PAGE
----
Saint John Police Association questions aspects of city audit

Click to play video: 'Provincially ordered audit of Saint John’s book deepening rift'
Provincially ordered audit of Saint John’s book deepening rift
WATCH: As Saint John Common Council continues to debate budget cuts—a provincially ordered audit of the city’s books seems to be deepening a rift between the mayor’s office and the police union. Travis Fortnum has more. – Jul 21, 2020

Saint John Police Association President Duane Squires says he’s accepted that the force will need to make $1.3 million in budget cuts — but he’s not done talking about the provincially-funded Ernst & Young report that proposed the slash in the first place.

In an interview with Global News Monday, the city’s mayor, Don Darling, said parties like the police union have been questioning the report since it was adopted in the spring.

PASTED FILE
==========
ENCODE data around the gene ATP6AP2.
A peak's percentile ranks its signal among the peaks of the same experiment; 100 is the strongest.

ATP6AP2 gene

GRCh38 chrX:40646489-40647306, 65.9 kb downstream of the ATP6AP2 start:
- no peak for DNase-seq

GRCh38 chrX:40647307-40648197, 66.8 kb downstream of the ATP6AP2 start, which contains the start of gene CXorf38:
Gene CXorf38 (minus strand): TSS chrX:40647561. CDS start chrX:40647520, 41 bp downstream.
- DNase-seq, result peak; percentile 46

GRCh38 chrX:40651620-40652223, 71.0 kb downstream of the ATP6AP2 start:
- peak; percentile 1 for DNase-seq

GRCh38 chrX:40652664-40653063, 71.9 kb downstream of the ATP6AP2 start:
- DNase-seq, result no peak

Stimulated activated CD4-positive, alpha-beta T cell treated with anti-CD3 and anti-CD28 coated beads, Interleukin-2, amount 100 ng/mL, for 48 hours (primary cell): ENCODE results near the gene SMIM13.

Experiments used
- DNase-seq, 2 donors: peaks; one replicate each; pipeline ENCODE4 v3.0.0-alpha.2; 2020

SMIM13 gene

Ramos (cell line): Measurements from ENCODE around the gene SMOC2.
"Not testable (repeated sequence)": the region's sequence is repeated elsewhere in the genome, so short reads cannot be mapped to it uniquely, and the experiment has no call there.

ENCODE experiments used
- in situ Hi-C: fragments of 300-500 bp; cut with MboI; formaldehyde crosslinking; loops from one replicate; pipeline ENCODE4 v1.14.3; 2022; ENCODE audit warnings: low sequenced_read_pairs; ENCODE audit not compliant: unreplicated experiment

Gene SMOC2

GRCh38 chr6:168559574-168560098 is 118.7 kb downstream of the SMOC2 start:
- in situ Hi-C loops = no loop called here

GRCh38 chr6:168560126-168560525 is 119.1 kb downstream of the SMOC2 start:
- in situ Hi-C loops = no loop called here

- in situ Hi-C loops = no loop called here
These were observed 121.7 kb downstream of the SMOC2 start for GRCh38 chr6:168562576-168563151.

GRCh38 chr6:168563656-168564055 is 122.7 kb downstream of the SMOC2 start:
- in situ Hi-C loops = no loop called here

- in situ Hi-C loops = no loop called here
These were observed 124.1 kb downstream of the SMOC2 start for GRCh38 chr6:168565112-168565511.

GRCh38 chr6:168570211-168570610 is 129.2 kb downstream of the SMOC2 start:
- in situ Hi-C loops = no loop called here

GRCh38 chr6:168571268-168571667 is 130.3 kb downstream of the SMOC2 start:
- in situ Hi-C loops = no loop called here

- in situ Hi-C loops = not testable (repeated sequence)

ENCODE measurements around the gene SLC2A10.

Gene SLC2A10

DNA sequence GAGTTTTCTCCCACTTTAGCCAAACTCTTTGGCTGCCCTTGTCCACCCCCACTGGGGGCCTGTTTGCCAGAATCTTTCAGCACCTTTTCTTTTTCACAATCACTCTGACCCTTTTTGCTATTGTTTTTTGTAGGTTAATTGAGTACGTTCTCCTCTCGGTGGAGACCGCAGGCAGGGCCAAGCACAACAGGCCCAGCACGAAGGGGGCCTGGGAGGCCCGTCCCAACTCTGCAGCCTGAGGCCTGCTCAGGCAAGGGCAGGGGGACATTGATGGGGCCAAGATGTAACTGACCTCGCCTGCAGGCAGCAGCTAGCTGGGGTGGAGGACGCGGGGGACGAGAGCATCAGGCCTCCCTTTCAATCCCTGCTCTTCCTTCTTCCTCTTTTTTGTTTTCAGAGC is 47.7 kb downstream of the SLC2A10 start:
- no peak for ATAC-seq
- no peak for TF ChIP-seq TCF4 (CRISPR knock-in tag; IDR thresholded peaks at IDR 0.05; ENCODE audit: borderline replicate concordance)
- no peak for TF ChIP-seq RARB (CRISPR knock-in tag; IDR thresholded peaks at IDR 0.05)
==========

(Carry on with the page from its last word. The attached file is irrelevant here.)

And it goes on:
“I think there’s been a lot of misinformation that’s been provided to the public,” Darling said.

Read more: Saint John to make budget cuts to police, fire and transit services in 2021

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Squires took issue with the mayor’s comment.

“As a police officer, credibility means something. Not sure that it does in the mayor’s office,” he says.

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“If the mayor would like to point fingers, do it directly. We’ve got broad shoulders.”

Click to play video: 'Head of Saint John Police Association calling on province’s support'
Head of Saint John Police Association calling on province’s support

Darling did not name the Saint John Police Union in the initial interview but stood by his comments following Squires’ pushback.

“I think my comments stand,” he says.

“There seems to be some level of infatuation — it’s quite unhealthy, actually — with the union and the mayor’s office.”

Squires says the force is in a better position to meet the cut requirements than it was in the spring, thanks to retirements and voluntary departures, but says the new police chief will need to further familiarize himself with the operation before making calls.

The force was given until the end of 2020 to make the necessary cuts, as Saint John braces for deficits upwards of $10 million in 2021 and 2022.


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